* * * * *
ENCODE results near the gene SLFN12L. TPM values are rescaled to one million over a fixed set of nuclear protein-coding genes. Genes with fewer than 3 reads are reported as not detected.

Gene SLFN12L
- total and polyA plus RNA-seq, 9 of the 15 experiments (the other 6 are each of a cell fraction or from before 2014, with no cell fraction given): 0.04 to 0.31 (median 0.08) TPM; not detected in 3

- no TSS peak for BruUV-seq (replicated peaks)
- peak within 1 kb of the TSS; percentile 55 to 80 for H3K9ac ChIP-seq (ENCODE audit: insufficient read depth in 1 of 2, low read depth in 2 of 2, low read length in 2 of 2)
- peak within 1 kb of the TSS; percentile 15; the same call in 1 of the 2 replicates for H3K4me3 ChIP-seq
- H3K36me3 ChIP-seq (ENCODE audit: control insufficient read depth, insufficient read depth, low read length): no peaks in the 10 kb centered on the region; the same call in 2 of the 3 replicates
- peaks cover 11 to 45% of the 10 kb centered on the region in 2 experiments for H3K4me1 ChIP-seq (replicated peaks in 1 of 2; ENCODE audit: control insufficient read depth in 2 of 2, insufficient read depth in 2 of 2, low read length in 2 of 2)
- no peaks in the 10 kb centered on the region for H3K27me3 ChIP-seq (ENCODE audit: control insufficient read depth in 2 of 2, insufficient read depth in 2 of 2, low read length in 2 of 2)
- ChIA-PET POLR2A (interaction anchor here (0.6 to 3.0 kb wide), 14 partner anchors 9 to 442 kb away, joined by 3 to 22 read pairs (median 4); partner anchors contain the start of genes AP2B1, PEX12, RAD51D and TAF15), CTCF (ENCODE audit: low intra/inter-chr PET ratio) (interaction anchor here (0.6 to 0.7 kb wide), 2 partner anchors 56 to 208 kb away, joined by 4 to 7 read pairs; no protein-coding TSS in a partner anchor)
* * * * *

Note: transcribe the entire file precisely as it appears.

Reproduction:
ENCODE results near the gene SLFN12L. TPM values are rescaled to one million over a fixed set of nuclear protein-coding genes. Genes with fewer than 3 reads are reported as not detected.

Gene SLFN12L
- total and polyA plus RNA-seq, 9 of the 15 experiments (the other 6 are each of a cell fraction or from before 2014, with no cell fraction given): 0.04 to 0.31 (median 0.08) TPM; not detected in 3

- no TSS peak for BruUV-seq (replicated peaks)
- peak within 1 kb of the TSS; percentile 55 to 80 for H3K9ac ChIP-seq (ENCODE audit: insufficient read depth in 1 of 2, low read depth in 2 of 2, low read length in 2 of 2)
- peak within 1 kb of the TSS; percentile 15; the same call in 1 of the 2 replicates for H3K4me3 ChIP-seq
- H3K36me3 ChIP-seq (ENCODE audit: control insufficient read depth, insufficient read depth, low read length): no peaks in the 10 kb centered on the region; the same call in 2 of the 3 replicates
- peaks cover 11 to 45% of the 10 kb centered on the region in 2 experiments for H3K4me1 ChIP-seq (replicated peaks in 1 of 2; ENCODE audit: control insufficient read depth in 2 of 2, insufficient read depth in 2 of 2, low read length in 2 of 2)
- no peaks in the 10 kb centered on the region for H3K27me3 ChIP-seq (ENCODE audit: control insufficient read depth in 2 of 2, insufficient read depth in 2 of 2, low read length in 2 of 2)
- ChIA-PET POLR2A (interaction anchor here (0.6 to 3.0 kb wide), 14 partner anchors 9 to 442 kb away, joined by 3 to 22 read pairs (median 4); partner anchors contain the start of genes AP2B1, PEX12, RAD51D and TAF15), CTCF (ENCODE audit: low intra/inter-chr PET ratio) (interaction anchor here (0.6 to 0.7 kb wide), 2 partner anchors 56 to 208 kb away, joined by 4 to 7 read pairs; no protein-coding TSS in a partner anchor)